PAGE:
Annual Report 2008, Mexican Federation of YMCAs

Friday, October 30, 2009


The following are a few examples of the lives of youth who are served by the YMCA Homes.  These youth try to enter the U.S. looking for better economic opportunities and/or to join parents, siblings and relatives.  Many end up going through horrific border crossing experiences filled with exploitation and tragedy.  Most arrive at the YMCA Homes mentally and physically traumatized.
Mario Montes de Oca

From Ecatepec, State of Mexico

My name is Mario; I’m from the Estate of Mexico. I was born in March 23 1992. My parents were divorced and my dad once told me that my mom lives in Baja California, maybe in Tijuana or Rosarito. Since their divorce, my grandmother took care of me. Since then I talk to my dad once in a while over the phone, but never with my mom.

My friend and I decided to try to cross to the U.S. and find some work. When we arrived to Tijuana, we had no place to stay. We asked for help at the salvation Army shelter and we stayed there for 2 nights. Then, we decided to cross. Like many others, we got arrested when trying to cross through the mountains. As my friend was older, we got separated and I was interviewed by many people and got sent to the Casa YMCA.

During my stay here at the Casa YMCA, I have been trying to help Mari (YMCA staff in charge of the Home) in whatever she needs. She is very kind and always tries to help me to remember any address or phone number. I hope soon I will be able to remember them. Today it will be my first day at work in a carwash. I wish I could find my friend so we can both be together and maybe settle here in Tijuana. But for now, I know that my home is the Casa YMCA and even if Mari is not my family, she takes care of me and other guys that come in the same situation as me.

Annual Report 2008, Mexican Federation of YMCAs

Friday, October 23, 2009

CASA - YMCA Homes in Mexico

The mission of the YMCA Homes for Migrant Youth is:
To contribute to the holistic development of youth along the Mexican-U.S. border in spirit, mind and body, seeking the maximum protection of their human rights, providing migrant youth with safe and secure shelter including food, clothing, health services and access to a means of communication, with the ultimate goal of reuniting them with their families
  • 500,000 people migrate from Mexico each year
  • Many send money back to Mexico to help their families
  • Remittances from migrant workers in the US are now the country’s second highest source of income (over 25.1 billion dollars!)
  • The YMCA Homes have helped over 50, 000 young people since 1991
  • 3,949 youth were helped in 2008
  • YMCA Homes successfully reunified almost 80% of youth with their families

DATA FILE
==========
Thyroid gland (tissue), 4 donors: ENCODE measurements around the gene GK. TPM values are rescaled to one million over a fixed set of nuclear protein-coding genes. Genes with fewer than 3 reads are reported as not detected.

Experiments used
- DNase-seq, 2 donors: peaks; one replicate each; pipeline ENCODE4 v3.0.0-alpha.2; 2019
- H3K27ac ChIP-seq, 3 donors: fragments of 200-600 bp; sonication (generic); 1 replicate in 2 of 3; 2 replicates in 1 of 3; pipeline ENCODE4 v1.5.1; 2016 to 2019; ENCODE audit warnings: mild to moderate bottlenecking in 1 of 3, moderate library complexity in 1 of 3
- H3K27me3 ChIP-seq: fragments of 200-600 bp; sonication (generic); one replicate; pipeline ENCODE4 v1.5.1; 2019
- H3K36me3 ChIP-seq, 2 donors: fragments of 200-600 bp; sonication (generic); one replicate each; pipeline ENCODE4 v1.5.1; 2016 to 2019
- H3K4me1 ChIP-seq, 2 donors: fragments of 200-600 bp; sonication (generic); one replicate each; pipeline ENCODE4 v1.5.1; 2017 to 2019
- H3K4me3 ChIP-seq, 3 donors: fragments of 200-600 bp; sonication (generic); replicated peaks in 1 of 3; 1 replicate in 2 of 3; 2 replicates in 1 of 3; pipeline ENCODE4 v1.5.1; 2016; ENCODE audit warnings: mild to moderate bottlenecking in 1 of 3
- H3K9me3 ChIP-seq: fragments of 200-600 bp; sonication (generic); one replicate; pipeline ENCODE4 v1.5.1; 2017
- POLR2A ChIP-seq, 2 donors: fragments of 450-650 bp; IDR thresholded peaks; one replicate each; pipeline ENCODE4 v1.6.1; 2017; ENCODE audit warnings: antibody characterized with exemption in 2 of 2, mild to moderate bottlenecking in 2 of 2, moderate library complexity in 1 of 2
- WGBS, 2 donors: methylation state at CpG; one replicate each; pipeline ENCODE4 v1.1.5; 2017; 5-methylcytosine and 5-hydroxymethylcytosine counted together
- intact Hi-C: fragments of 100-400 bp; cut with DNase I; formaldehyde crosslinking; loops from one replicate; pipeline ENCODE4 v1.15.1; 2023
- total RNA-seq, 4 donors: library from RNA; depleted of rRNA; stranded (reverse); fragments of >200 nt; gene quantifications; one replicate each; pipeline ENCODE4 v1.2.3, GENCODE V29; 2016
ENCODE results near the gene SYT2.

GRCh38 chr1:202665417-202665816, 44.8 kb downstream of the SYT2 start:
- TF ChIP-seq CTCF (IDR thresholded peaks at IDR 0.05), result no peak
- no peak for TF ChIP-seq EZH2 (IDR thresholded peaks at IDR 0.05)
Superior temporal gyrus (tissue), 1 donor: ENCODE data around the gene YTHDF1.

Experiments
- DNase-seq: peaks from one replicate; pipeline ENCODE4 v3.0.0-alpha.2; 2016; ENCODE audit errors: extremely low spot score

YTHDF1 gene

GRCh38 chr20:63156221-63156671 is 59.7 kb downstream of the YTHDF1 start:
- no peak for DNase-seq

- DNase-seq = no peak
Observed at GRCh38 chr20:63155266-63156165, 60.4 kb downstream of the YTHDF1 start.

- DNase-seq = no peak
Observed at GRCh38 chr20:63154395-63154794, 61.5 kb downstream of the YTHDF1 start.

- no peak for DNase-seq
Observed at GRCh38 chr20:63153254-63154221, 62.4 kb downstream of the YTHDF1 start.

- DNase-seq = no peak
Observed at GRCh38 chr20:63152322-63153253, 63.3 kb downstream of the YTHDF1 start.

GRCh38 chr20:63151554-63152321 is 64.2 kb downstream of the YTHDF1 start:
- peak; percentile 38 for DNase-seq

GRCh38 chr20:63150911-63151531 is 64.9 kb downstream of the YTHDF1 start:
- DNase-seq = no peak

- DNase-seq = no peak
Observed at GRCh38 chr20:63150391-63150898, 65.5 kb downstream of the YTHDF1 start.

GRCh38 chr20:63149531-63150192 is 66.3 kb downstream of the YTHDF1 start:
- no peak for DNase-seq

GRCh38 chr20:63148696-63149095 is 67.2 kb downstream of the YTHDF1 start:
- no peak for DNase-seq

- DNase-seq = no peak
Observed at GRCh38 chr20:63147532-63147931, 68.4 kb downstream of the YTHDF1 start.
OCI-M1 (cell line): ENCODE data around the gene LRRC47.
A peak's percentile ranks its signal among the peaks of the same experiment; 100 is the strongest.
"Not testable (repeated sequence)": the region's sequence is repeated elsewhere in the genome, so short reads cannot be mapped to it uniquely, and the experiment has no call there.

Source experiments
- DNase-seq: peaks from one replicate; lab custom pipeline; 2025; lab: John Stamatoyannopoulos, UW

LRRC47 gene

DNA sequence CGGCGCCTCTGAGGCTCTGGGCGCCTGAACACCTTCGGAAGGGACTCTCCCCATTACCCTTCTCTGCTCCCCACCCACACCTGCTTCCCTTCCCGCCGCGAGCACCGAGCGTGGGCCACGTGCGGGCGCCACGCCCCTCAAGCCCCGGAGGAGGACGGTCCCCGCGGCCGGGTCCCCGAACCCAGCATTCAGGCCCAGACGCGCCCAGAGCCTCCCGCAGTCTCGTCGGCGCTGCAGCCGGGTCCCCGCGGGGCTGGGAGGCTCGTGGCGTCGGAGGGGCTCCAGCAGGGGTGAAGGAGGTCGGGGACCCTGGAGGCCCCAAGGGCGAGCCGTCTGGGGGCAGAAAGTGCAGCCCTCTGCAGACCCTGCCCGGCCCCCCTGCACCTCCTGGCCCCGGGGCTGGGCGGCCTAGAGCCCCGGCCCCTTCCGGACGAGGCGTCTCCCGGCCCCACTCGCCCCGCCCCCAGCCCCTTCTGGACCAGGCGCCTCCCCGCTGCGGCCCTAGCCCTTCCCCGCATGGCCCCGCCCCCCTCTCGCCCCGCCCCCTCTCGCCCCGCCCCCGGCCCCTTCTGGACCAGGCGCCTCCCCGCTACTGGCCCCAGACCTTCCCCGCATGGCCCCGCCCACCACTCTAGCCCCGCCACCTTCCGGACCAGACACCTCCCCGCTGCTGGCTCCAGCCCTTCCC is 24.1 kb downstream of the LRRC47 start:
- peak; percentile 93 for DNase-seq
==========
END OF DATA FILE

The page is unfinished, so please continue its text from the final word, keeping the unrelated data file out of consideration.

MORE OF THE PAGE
• 2008 saw an increase in crime in border towns, when organized crime declared war on local state and federal authorities
  • 2800 people were murdered in 2008 in connection with organized crime

Once the youth are caught entering the US illegally (either at the border, or other location in the country), the repatriation process begins. They’re brought back to the border and placed in a detention centre. “A migrant youth going trough the typical repatriation process has already been interviewed by 5 or 6 US and Mexican authorities before reaching the YMCA Home” (Annual Report, 2008)

Without YMCA Homes like Casa, these youth would then be released onto the streets to fend for themselves. Without food, money or shoes and released into border towns such as Tijuana, with high drug and child prostitution rates, the youth were extremely vulnerable.

Since 1991, they have had a safe place to go. The YMCA “is recognized as the lead provider of services to migrant youth in the areas of basic food and shelter, psycho-social counseling, medical and social referral services and family reunification” (AR, 2008)

Each home is managed by a residing host-family, attending to the migrant youths' basic needs. Once they're are settled in the Home, YMCA social workers begin a dialogue that will hopefully lead to reunifying the youths with their families, helping them to pursue healthier and safer life choices.

Most migrant youth stay for 3 to 8 days, but some stay for several months depending on economic or family circumstances. It costs $54 per day, per youth, which covers shelter, food, health and reunification.

Annual Report 2008, Mexican Federation of YMCAs

NEXT WEEK: Faces from the Border

Friday, October 9, 2009

The Formal Introduction!

I bet you're wondering ... what IS the International Working Group anyway?

The YMCA-YWCA of Winnipeg is part of a network of YMCAs and YWCAs located in more than 90 countries worldwide.

Through our overseas partnerships, we support community development projects such as youth employment, healthy living, community economic development, youth shelters and day care centres.

Locally, through newsletters, displays, special events (such as Peace Week and International Development Week) and fund raising, we provide opportunities for members, participants and the general public to learn about international issues and develop a sense of responsibility to each other and the global community.